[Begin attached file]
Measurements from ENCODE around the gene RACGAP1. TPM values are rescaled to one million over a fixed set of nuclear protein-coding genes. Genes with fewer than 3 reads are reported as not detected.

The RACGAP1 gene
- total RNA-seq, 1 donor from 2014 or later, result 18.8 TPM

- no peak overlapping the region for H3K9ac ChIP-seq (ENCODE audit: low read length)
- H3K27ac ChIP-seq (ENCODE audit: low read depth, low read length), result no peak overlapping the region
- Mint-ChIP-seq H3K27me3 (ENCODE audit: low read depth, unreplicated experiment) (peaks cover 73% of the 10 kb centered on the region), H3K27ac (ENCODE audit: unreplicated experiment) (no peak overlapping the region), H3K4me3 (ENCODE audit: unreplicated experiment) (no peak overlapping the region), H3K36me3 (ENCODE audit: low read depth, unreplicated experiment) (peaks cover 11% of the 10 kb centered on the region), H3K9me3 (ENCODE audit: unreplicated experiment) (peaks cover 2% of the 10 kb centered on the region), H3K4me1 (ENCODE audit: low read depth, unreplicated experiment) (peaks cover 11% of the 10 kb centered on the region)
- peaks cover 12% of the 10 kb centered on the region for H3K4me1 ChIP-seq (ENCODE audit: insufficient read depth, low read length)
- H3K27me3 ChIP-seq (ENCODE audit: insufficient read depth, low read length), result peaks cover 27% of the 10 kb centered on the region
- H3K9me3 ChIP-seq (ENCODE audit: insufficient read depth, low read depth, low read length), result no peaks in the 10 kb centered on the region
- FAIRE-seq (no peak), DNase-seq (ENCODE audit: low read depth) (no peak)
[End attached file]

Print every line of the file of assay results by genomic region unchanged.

Measurements from ENCODE around the gene RACGAP1. TPM values are rescaled to one million over a fixed set of nuclear protein-coding genes. Genes with fewer than 3 reads are reported as not detected.

The RACGAP1 gene
- total RNA-seq, 1 donor from 2014 or later, result 18.8 TPM

- no peak overlapping the region for H3K9ac ChIP-seq (ENCODE audit: low read length)
- H3K27ac ChIP-seq (ENCODE audit: low read depth, low read length), result no peak overlapping the region
- Mint-ChIP-seq H3K27me3 (ENCODE audit: low read depth, unreplicated experiment) (peaks cover 73% of the 10 kb centered on the region), H3K27ac (ENCODE audit: unreplicated experiment) (no peak overlapping the region), H3K4me3 (ENCODE audit: unreplicated experiment) (no peak overlapping the region), H3K36me3 (ENCODE audit: low read depth, unreplicated experiment) (peaks cover 11% of the 10 kb centered on the region), H3K9me3 (ENCODE audit: unreplicated experiment) (peaks cover 2% of the 10 kb centered on the region), H3K4me1 (ENCODE audit: low read depth, unreplicated experiment) (peaks cover 11% of the 10 kb centered on the region)
- peaks cover 12% of the 10 kb centered on the region for H3K4me1 ChIP-seq (ENCODE audit: insufficient read depth, low read length)
- H3K27me3 ChIP-seq (ENCODE audit: insufficient read depth, low read length), result peaks cover 27% of the 10 kb centered on the region
- H3K9me3 ChIP-seq (ENCODE audit: insufficient read depth, low read depth, low read length), result no peaks in the 10 kb centered on the region
- FAIRE-seq (no peak), DNase-seq (ENCODE audit: low read depth) (no peak)